On December 12, 2019, Fed in Print will introduce its new platform for discovering content. Please direct your questions to Anna Oates

Home About Latest Browse RSS Advanced Search

Federal Reserve Bank of Philadelphia
Working Papers
Interactions between job search and housing decisions: a structural estimation
Sílvio Rendon
Núria Quella-Isla

In this paper, we investigate to what extent shocks in housing and financial markets account for wage and employment variations in a frictional labor market. To explain these interactions, we use a model of job search with accumulation of wealth as liquid funds and residential real estate, in which house prices are randomly persistent. First, we show that reservation wages and unemployment are increasing in total wealth. And, second, we show that reservation wages and unemployment are also responsive to the composition of wealth. Specifically, when house prices are expected to rise, holding a larger share of wealth as residential real estate tends to increase reservation wages, which deteriorates employment transitions and increases unemployment. We estimate our model structurally using National Longitudinal Survey of Youth data from 1978 to 2005, and we find that more relaxed house financing conditions, in particular lower down payment requirements, decrease employment rates by 5 percentage points in the short run and by 2 percentage points in the long run. We also find that worse labor market conditions immediately increase homeownership rates by up to 5 percent points, whereas in the long run homeownership decreases by 8 percentage points.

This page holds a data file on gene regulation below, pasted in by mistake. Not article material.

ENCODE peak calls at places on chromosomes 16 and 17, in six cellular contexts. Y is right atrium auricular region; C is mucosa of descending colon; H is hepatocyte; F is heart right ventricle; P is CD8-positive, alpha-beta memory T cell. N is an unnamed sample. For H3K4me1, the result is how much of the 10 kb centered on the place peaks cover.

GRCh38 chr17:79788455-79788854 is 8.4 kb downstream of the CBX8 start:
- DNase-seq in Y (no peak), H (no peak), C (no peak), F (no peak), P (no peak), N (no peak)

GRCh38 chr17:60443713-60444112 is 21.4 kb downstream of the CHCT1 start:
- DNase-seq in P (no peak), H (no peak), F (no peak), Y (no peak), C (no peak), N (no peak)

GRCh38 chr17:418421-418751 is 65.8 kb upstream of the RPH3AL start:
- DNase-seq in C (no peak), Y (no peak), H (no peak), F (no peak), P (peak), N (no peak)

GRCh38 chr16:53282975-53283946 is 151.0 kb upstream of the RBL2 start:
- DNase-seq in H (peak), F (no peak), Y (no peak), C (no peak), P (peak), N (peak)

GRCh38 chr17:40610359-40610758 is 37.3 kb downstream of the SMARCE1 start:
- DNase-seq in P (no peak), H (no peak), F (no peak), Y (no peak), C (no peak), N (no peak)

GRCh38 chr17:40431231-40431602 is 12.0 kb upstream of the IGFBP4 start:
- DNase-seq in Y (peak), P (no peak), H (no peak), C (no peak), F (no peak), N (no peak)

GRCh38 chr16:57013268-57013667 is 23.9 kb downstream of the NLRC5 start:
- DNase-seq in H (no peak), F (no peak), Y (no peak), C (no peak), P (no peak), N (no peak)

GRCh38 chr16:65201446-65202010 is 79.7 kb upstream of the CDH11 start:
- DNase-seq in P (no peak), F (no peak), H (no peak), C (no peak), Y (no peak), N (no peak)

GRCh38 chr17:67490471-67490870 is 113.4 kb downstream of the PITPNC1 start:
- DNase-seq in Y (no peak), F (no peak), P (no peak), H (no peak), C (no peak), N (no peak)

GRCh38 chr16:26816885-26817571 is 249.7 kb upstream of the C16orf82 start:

Download Full text
Cite this item
Sílvio Rendon & Núria Quella-Isla, Interactions between job search and housing decisions: a structural estimation, Federal Reserve Bank of Philadelphia, Working Papers 15-27, 21 Jul 2015.
More from this series
JEL Classification:
Subject headings:
Keywords: Job search; Housing; Savings; Structural estimation
For corrections, contact Beth Paul ()
Fed-in-Print is the central catalog of publications within the Federal Reserve System. It is managed and hosted by the Economic Research Division, Federal Reserve Bank of St. Louis.

Privacy Legal